3
  • 1
    The problem with getComputedStyle is that if you put the wrong literal, you will get the same result as if you didn't put the 2nd variable at all, e.g. getComputedStyle(element,':afterrrr')==getComputedStyle(element) so the function behaves wierdly.
    – Nathan B
    Jul 21, 2021 at 10:55
  • Does anyone know how to get updated styles when the pseudo element is :hovered or :active. It seems getComputedStyle only returns the original style of the pseudo element. getComputedStyle does, however, return the updated the style of regular elements when they're :hovered or :active Apr 28, 2022 at 20:06
  • I don't know that the edit is the proper solution to the question but it certainly is a correct answer the problem I had!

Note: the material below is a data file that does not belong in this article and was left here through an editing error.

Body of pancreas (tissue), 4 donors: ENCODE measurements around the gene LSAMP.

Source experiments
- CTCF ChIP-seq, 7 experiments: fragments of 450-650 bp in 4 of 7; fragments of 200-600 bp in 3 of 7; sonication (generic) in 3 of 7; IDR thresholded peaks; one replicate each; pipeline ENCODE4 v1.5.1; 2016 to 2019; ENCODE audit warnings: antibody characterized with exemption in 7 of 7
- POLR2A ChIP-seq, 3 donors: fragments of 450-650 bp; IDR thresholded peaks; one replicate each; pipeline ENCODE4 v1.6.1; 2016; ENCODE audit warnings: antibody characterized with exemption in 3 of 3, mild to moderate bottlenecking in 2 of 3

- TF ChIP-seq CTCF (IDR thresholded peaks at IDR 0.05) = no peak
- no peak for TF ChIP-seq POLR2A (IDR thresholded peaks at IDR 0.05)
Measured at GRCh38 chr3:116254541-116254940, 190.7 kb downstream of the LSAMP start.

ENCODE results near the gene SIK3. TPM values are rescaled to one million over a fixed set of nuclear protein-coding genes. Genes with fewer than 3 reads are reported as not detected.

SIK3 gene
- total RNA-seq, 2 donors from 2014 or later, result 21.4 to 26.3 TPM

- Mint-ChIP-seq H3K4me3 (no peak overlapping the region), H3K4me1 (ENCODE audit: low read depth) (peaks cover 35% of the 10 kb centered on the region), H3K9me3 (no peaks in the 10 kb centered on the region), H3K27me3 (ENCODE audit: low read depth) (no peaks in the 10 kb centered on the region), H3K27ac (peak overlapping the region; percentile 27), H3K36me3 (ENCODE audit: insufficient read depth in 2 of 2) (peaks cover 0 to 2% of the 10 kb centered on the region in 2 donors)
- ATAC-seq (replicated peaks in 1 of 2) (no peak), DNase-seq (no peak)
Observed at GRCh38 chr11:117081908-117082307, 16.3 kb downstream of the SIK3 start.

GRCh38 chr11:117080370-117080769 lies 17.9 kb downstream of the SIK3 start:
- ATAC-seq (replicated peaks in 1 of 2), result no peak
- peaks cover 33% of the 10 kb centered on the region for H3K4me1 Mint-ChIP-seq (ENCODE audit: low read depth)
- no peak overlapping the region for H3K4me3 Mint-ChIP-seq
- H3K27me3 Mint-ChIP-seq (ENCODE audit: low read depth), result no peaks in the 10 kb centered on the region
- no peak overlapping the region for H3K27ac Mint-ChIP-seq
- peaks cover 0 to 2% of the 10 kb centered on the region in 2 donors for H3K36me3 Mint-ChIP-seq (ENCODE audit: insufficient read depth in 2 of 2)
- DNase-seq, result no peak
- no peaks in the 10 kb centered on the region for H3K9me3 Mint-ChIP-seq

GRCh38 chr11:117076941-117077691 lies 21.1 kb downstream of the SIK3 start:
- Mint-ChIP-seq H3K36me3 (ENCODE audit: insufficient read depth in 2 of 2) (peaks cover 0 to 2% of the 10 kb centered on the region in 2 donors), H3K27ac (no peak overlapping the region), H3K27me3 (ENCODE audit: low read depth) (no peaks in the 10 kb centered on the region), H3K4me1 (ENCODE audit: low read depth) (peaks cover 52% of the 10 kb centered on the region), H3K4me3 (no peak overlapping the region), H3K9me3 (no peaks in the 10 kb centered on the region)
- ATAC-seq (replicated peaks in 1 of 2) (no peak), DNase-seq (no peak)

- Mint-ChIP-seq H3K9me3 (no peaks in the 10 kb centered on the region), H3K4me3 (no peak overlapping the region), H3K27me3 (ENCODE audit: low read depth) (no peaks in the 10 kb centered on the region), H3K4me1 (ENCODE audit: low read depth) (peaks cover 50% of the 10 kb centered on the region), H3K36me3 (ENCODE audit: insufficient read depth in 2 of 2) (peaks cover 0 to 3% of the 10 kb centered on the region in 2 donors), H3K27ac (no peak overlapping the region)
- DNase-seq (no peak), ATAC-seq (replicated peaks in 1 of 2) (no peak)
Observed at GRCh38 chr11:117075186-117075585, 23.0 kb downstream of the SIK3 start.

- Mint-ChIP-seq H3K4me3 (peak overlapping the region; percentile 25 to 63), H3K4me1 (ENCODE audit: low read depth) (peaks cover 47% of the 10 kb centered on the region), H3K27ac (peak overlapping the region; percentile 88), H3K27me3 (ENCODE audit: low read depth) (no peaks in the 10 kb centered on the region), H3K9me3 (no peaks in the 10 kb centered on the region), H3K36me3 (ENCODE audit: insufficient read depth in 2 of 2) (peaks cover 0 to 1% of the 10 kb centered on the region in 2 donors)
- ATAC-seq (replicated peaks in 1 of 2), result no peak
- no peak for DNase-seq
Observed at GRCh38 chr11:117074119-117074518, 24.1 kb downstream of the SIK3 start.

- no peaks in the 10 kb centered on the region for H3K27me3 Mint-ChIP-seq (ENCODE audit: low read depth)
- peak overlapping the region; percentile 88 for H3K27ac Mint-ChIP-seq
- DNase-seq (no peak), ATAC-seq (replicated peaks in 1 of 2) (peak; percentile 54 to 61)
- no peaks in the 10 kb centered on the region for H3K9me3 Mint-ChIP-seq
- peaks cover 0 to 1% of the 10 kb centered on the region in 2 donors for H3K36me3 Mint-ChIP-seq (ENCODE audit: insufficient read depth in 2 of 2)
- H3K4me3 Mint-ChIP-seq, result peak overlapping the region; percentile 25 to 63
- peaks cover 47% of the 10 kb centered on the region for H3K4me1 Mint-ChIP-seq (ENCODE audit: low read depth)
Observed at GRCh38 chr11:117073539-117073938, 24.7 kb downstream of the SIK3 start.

– Staghouse
    Jun 15, 2022 at 15:31
35

You can do this:

window.getComputedStyle(
    document.querySelector('somedivId'), ':after'
);

Sample here: https://jsfiddle.net/cfwmqbvn/

5
  • 2
    It return style. I need element
    – A. Petrov
    Aug 10, 2016 at 11:45
  • 27
    ":after" is a pseudo element, not an element. You can not return a dom node, it isn't one - all you can do it get the styles :)
    – MrBizle
    Aug 10, 2016 at 13:37
  • @MrBizle Its a shadow dom element.
    – John Libes
    Mar 2, 2020 at 17:58
  • @MrBizle how can I check if the pseudo element exist? Aug 16, 2021 at 2:02
  • 1
    Does anyone know how to get updated styles when the pseudo element is :hovered or :active. It seems getComputedStyle only returns the original style of the pseudo element. getComputedStyle does, however, return the updated the style of regular elements when they're :hovered or :active Apr 28, 2022 at 20:41
5